Jonathan Schotts, London, presented on the connection between dementia and immune mediated syndromes. Whereas patients with degenerative dementia are older and show slow progression with “little neurology” as well as atrophy in MRI-scans, autoimmune dementias occur in young/middle-aged patients with sub-acute onset. Symptoms include confusion and delirium. Progression is rapid and MRI shows signal changes. Classical antibodies are anti Hu, Ma1+2, amphiphysin, in the last 10 years, antibodies directed against the voltage-gated potassium channel complex have been detected, which can produce a sub-acute and potentially treatable limbic encephalopathy usually in the absence of an underlying tumor.
Subsequent studies have defined specific antigenic targets (LGI1, CASPR2 and contactin-2) within the potassium channel complex. Facio brachial dystonic seizures precede the development of cognitive decline and are immunotherapy responsive. As a consequence, the treatment may prevent cognitive impairment. Other rare antibody-mediated encephalopathies, including those associated with antibodies directed against NMDA, AMPAR, GABA-B, GAD and Glycine receptors, are now recognized.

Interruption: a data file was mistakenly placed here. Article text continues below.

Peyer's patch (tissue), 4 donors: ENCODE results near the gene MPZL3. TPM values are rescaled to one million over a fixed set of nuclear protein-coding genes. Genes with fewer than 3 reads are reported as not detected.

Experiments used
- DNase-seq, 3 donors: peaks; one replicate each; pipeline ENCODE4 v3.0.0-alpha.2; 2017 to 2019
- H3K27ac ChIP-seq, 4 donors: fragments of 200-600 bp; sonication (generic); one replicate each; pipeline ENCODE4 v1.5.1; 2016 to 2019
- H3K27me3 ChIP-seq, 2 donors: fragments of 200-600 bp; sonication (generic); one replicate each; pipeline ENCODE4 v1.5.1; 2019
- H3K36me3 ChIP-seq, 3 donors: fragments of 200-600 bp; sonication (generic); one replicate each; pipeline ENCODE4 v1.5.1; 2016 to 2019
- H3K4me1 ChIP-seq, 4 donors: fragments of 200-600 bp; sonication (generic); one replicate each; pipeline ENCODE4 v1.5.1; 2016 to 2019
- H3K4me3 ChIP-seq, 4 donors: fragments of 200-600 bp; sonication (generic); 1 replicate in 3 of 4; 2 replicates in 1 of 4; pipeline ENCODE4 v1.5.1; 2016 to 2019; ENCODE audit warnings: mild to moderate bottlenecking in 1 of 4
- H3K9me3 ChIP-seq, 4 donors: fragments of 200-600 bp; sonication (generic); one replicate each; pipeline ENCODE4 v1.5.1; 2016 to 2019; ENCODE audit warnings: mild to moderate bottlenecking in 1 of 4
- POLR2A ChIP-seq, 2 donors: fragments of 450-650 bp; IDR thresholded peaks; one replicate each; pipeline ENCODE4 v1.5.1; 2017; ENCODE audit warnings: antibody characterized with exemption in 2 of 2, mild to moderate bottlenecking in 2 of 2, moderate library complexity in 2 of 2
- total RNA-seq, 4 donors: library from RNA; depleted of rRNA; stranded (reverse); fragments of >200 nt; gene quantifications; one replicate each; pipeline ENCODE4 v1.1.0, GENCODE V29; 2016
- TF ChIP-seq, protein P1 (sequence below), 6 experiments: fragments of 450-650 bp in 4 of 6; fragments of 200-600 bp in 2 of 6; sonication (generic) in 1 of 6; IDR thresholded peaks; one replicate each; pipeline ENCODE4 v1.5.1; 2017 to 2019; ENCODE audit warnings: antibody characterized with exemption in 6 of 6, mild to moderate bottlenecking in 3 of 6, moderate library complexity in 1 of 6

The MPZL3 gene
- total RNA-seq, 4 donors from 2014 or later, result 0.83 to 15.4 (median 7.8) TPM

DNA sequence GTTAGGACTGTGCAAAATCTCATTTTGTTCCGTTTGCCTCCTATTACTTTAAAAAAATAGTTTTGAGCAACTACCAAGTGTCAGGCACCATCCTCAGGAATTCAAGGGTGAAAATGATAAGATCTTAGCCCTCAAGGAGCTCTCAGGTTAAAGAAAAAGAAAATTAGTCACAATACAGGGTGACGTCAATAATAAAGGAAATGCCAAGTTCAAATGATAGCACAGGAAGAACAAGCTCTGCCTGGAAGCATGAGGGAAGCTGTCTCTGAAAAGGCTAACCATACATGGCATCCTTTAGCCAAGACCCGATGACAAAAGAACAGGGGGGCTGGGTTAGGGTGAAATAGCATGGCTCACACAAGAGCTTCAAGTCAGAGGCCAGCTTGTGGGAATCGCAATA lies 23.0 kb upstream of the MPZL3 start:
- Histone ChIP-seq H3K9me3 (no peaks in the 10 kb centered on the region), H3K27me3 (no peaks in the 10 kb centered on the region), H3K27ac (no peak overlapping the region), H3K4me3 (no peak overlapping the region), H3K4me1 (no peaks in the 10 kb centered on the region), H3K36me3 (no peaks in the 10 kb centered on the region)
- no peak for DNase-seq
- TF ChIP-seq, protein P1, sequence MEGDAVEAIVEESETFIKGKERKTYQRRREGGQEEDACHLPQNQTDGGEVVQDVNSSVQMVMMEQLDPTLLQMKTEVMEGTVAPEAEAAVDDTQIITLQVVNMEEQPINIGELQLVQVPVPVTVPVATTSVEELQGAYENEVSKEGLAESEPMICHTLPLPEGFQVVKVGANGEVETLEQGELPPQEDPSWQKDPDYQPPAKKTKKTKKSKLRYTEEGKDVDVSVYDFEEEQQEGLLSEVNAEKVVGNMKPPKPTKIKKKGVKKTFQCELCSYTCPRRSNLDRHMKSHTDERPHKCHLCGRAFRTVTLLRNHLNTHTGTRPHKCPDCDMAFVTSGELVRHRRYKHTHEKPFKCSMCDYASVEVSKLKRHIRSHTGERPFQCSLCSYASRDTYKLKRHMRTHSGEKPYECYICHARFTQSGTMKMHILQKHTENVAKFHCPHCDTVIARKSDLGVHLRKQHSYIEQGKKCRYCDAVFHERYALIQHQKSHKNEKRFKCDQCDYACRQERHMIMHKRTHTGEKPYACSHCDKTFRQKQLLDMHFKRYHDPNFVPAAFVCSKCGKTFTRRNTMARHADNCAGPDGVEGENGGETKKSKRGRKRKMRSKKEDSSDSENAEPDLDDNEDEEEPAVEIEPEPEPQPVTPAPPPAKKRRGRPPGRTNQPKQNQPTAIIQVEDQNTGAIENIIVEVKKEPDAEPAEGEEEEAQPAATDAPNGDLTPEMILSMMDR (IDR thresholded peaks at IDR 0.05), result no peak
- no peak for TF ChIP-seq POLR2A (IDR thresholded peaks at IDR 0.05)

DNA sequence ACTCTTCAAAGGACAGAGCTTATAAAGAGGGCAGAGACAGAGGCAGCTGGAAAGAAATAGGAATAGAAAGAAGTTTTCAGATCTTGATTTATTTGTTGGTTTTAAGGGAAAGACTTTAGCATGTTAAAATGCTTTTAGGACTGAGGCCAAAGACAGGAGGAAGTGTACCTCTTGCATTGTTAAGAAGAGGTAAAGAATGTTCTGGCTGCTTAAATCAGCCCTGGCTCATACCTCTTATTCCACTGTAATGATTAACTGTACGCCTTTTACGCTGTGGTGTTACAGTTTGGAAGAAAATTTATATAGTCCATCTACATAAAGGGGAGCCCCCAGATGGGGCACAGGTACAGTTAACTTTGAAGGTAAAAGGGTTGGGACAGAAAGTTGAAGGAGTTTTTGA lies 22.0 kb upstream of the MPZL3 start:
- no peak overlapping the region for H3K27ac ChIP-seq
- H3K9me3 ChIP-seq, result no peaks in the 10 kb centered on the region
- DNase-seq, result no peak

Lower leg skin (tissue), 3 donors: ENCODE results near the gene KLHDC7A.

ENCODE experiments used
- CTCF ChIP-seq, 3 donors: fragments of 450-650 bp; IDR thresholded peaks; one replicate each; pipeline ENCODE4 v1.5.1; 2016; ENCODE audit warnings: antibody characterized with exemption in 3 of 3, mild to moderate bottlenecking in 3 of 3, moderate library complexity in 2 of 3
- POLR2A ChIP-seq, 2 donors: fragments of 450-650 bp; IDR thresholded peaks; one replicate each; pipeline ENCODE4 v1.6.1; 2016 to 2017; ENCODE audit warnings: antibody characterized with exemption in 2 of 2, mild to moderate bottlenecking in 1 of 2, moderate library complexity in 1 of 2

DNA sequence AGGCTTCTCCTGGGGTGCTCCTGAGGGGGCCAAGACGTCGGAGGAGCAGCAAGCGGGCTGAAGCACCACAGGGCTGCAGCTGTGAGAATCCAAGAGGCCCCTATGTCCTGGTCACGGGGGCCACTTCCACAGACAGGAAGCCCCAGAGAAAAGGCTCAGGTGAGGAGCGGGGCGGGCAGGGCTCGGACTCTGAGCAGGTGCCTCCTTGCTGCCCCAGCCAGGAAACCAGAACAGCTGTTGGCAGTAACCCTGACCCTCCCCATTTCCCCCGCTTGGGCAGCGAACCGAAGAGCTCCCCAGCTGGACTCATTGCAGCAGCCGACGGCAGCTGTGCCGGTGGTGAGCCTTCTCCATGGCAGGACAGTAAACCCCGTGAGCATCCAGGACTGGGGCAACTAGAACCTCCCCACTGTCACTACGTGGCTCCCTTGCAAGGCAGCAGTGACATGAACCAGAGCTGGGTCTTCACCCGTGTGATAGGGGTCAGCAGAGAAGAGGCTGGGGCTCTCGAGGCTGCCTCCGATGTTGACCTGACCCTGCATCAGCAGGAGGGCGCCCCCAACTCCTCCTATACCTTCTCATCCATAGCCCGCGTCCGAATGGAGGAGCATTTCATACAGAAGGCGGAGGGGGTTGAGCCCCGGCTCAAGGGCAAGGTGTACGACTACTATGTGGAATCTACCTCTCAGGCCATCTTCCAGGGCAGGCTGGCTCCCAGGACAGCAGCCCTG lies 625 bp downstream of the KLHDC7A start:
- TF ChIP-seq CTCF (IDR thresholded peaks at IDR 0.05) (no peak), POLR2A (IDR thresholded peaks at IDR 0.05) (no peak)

Sandro Sorbi, Florence, talked about causes for rare dementias. An overlap between uncommon dementias and young-onset dementia can be derived from the epidemiological data. This could be young-onset forms of common neurodegenerative dementias such as familiar Alzheimer’s disease, dementia associated with other neurological disorders (Huntington’s disease, myotonic dystrophies, autosomal dominant cerebellar ataxia or hereditary spastic paraparesis) or late-onset forms of childhood conditions, such as mitochondrial disorders, lysosomal storage disorders and leukodystrophies. Inflammatory disorders and infectious or toxic-metabolic abnormalities also can be the causes of rare dementia. Clinical data are not sufficient. Most of them are based on single case reports.
Murat Emre from the host city Istanbul, closed out the congress talking about Parkinsonism associated with cognitive impairment. Two forms can be discriminated dementia with Lewy Bodies (DLB) and dementia associated with Parkinson’s disease (PD-D). There also are mixed forms such as “Lewy-body variant of Alzheimer’s disease.” In both biochemically a cholinergic deficit exists, which can be demonstrated in autopsy and PET studies. For this reason, cholinesterase inhibitors have been shown to provide some benefits in both conditions. Clinically, patients show decreased performance in executive functions, visual spatial functions and present with hallucinations. There are more similarities than differences in these two syndromes.
B. Surböck, A. Tinchon, L. Alpaslan, S. Pollanz work at the Department of Neurology, Kaiser Franz Josef Hospital, Vienna, Austria. A. Grisold works at the University Clinic of Neurology, AKH Vienna, Austria.
The original article was published in the WFN newletter: http://www.worldneurologyonline.com/article/impressions-first-joint-congress-ens-efns/